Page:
January 12, 2014
A 27-year-old Los Angeles pharmacist has sued the Los Angeles Police Department over injuries she sustained when she was thrown from a moving squad car. The New York Daily News reported that Kim Nguyen says she fell from the car as she struggled to escape sexual assault by a police officer.
“He was grabbing my left inner thigh, trying to — I’m assuming — opening my legs,” she said in her deposition about the incident.
Horrifying surveillance video shows a half-naked Nguyen tumbling from the police car into the street. She was badly injured and only regained consciousness when she emerged from a six-day medically induced coma.
Her injuries included a badly broken jaw, a brain concussion and soft tissue injuries all over her body.
The nightmare began when she and two male friends were waiting for a cab at 2:00 a.m. outside a restaurant in Los Angeles. The trio, Nguyen said, had been drinking.
A squad car pulled up to the curb and officers handcuffed her and bundled her into the back seat, saying she was being arrested for public intoxication. The car pulled away from the curb without either of Nguyen’s companions.
According to Nguyen’s deposition, one officer remained in the back seat of the squad car. He fondled her chest and yanked her head around by the ears before pulling up her skirt and trying to force her legs open.
It was then, she said, that the door behind her abruptly swung open and she was thrown from the vehicle.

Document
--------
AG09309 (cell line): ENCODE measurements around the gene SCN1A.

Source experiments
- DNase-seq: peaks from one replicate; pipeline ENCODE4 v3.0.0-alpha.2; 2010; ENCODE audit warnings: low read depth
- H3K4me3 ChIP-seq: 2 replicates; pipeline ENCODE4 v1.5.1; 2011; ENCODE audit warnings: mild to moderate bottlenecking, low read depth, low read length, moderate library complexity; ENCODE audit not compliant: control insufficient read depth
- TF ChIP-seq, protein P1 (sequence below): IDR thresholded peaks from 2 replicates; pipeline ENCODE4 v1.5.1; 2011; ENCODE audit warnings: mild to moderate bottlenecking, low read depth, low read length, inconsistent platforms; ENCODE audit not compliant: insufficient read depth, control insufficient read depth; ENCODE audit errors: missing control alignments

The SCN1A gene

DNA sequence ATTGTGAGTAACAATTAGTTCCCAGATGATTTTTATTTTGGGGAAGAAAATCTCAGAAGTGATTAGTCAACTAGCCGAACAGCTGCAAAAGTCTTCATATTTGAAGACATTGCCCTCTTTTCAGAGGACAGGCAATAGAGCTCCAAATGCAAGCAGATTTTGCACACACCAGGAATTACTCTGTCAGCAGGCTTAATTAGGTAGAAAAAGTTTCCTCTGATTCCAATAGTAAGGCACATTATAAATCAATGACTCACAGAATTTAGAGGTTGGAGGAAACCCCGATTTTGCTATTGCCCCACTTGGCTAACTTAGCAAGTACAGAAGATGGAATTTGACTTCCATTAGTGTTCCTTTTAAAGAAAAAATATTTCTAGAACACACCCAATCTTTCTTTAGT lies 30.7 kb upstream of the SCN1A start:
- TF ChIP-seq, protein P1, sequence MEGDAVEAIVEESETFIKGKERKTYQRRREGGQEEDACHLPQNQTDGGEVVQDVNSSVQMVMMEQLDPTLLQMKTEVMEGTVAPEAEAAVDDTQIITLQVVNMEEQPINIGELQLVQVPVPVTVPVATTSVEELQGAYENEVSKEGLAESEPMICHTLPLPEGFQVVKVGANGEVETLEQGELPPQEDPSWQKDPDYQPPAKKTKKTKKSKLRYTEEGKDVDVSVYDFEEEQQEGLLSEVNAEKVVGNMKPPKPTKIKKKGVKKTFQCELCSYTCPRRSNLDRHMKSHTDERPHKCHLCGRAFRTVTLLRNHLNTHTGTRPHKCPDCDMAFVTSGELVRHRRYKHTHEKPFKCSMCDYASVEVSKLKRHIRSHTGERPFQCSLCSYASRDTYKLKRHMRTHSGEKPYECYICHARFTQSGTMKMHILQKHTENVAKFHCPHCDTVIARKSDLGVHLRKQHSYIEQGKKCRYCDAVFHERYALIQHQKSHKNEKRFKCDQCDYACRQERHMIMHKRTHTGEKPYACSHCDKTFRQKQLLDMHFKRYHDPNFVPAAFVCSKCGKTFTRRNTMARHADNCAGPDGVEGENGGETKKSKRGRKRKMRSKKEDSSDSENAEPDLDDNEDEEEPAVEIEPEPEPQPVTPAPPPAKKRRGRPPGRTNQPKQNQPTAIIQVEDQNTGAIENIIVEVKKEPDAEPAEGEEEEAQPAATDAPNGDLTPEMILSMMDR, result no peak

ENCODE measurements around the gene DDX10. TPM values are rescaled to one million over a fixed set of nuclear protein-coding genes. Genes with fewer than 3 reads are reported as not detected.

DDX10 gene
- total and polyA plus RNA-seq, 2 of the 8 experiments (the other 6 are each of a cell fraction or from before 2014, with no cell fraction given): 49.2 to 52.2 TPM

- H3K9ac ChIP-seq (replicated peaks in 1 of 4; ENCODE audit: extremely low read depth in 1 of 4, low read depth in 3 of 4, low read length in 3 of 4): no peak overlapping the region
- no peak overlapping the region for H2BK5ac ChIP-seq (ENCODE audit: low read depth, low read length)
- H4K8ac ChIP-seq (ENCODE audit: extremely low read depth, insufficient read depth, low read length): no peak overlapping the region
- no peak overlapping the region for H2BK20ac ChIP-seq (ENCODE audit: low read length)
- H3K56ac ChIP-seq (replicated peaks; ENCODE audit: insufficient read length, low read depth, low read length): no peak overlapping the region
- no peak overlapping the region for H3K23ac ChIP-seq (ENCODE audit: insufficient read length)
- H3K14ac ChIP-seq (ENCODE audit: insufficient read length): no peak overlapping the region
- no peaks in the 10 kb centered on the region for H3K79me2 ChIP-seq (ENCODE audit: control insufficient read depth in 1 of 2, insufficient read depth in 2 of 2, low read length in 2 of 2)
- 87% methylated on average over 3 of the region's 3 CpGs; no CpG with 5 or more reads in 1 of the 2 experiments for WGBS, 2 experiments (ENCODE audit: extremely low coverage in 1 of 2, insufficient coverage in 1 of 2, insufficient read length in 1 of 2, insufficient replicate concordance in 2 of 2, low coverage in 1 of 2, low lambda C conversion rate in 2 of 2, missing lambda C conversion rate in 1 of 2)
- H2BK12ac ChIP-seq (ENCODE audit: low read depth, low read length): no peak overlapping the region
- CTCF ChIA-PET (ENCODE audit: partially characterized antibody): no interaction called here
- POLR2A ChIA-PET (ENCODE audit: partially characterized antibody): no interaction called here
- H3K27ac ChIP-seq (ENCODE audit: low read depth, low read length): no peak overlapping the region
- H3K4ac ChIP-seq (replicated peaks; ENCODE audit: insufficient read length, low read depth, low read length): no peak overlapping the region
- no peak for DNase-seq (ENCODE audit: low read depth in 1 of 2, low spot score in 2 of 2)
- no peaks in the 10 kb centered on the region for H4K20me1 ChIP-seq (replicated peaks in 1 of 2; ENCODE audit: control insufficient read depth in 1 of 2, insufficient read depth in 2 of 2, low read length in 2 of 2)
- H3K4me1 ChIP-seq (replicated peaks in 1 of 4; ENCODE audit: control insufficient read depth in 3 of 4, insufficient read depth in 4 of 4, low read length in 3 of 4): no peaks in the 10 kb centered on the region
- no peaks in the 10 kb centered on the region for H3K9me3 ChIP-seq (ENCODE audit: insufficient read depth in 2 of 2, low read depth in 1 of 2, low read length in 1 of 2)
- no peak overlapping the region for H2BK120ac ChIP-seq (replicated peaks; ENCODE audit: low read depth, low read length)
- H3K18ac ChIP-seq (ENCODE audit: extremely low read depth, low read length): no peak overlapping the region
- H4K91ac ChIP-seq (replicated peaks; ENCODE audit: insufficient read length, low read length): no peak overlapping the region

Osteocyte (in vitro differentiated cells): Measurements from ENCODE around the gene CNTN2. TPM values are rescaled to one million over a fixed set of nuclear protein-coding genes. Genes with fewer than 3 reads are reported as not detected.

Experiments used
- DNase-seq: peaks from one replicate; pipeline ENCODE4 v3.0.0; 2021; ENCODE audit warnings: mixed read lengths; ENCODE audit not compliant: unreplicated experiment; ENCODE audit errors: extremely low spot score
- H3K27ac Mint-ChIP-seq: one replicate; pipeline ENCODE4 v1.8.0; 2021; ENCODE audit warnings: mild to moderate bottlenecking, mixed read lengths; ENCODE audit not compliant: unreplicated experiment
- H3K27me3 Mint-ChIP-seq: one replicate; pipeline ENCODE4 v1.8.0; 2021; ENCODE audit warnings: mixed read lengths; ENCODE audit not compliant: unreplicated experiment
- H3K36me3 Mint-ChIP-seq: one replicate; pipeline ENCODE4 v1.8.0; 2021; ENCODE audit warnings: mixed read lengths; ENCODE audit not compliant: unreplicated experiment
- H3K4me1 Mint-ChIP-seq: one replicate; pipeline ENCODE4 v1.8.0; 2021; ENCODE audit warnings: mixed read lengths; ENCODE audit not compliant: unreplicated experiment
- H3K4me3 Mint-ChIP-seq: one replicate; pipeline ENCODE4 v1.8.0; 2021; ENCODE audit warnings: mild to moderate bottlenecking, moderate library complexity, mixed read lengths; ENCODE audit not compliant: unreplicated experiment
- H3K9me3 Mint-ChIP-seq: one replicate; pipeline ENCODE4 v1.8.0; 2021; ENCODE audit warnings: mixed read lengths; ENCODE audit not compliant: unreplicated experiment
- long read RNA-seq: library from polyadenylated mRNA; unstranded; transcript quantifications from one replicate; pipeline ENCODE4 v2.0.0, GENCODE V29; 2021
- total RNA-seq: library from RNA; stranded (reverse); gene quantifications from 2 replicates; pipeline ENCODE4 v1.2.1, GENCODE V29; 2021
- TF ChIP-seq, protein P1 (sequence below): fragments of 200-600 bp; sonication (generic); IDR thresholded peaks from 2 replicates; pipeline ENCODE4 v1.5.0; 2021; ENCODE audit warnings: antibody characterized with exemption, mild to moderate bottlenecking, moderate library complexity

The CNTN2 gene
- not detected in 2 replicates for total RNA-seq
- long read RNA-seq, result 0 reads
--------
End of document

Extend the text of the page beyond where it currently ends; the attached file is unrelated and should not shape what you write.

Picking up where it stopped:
Her attorney Arnoldo Cassillas said to KCAL that his client spent two weeks in the hospital with her jaw wired shut. All of her teeth were shattered in the fall and had to be pulled. She is suing for criminal negligence.
The LAPD told KCAL that it does not comment on pending litigation.
TW: Police murder
January 7, 2014
Schizophrenic 18-year-old Keith Vidal was having an episode on Sunday when his parents called the police for assistance. Instead, an officer shot and killed their son right in front of them.
During Sunday’s incident, Vidal had apparently picked up a small screwdriver — small enough that it couldn’t have caused serious harm, his family says, but enough that they sought law enforcement assistance. Three different police departments’ officers arrived at the scene. The first two were able to restrain Vidal and calm him down, according to Vidal’s father. But then a third entered, and that’s when he says things went sour.
He says the third officer tased Vidal, knocking the 90-pound teenager to the ground. The officer then allegedly stepped forward with a firearm and said, “we don’t have time for this,” before shooting the teen dead.
Southport Police Department, one of the three North Carolina agencies that responded to the call, has put one of its detectives on administrative leave in relation to the case, reports WECT. The department did not say whether the officer was the one who had fired the weapon. The other departments, Boiling Spring Lakes PD and the Brunswick County Sheriff’s office, said that they have not put their responding officers on leave. The State Bureau of Investigation is looking into the incident.
Sadly, families often treat police officers as assistants in home disputes or conflicts. But law enforcement officials have a long history of turning heated situations deadly. Protocol for police who take out their guns is to aim for the head or chest, and that’s exactly what the officer did in this case.
Too often, the mentally ill are on the other end of the barrel. Just last month, police fired 15-20 rounds at a schizophrenic man who they mistook for drunk, killing him. The month before that, in a similar incident to Vidal’s, a mentally ill man carrying a shovel was gunned down by police after his mother called them for help calming him down.
“This is what’s wrong with our mental health system,” Vidal’s mother, who was reportedly treated at the scene for an emotional breakdown, told reporters.